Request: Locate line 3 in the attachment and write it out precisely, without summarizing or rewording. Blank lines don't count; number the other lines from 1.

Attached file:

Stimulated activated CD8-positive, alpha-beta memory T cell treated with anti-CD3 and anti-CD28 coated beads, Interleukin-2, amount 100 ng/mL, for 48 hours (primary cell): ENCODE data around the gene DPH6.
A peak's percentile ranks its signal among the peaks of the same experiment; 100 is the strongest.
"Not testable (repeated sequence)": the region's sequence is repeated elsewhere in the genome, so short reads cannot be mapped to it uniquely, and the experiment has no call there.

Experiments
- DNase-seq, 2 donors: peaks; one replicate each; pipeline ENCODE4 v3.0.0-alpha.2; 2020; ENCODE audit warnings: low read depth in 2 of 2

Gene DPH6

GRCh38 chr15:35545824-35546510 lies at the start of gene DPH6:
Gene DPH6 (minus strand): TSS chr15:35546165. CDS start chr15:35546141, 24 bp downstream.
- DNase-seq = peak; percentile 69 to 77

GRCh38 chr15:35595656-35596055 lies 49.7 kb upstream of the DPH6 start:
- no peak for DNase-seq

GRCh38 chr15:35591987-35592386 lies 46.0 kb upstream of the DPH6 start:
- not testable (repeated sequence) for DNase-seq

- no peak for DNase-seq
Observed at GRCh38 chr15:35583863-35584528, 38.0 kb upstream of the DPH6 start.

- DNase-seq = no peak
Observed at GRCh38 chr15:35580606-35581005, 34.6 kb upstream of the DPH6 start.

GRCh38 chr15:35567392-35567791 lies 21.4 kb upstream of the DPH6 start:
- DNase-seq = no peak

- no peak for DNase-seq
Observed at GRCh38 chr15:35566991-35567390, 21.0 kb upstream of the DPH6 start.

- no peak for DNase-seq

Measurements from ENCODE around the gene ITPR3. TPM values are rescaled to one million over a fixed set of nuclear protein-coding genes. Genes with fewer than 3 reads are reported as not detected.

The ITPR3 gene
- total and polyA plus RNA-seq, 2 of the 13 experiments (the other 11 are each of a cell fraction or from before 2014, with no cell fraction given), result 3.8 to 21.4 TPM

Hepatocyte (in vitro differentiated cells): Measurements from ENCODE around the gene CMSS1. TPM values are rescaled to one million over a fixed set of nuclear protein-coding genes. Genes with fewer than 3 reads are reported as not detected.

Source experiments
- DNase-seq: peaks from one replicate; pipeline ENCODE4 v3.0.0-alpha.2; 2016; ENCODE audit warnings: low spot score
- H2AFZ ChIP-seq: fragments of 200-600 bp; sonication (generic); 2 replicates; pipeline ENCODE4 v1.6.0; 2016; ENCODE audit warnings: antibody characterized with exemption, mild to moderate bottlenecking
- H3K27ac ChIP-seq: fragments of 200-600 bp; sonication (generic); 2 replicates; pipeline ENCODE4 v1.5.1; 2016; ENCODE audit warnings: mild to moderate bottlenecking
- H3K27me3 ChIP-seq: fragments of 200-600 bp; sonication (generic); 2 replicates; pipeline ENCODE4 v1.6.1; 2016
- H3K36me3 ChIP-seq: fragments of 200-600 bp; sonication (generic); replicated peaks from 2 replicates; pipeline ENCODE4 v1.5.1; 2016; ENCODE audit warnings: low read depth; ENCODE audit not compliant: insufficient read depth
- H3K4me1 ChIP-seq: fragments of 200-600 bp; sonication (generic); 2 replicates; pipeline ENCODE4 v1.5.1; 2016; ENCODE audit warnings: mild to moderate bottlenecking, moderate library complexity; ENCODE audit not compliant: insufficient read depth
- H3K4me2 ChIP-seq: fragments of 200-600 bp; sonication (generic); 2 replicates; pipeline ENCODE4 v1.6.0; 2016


"Not testable (repeated sequence)": the region's sequence is repeated elsewhere in the genome, so short reads cannot be mapped to it uniquely, and the experiment has no call there.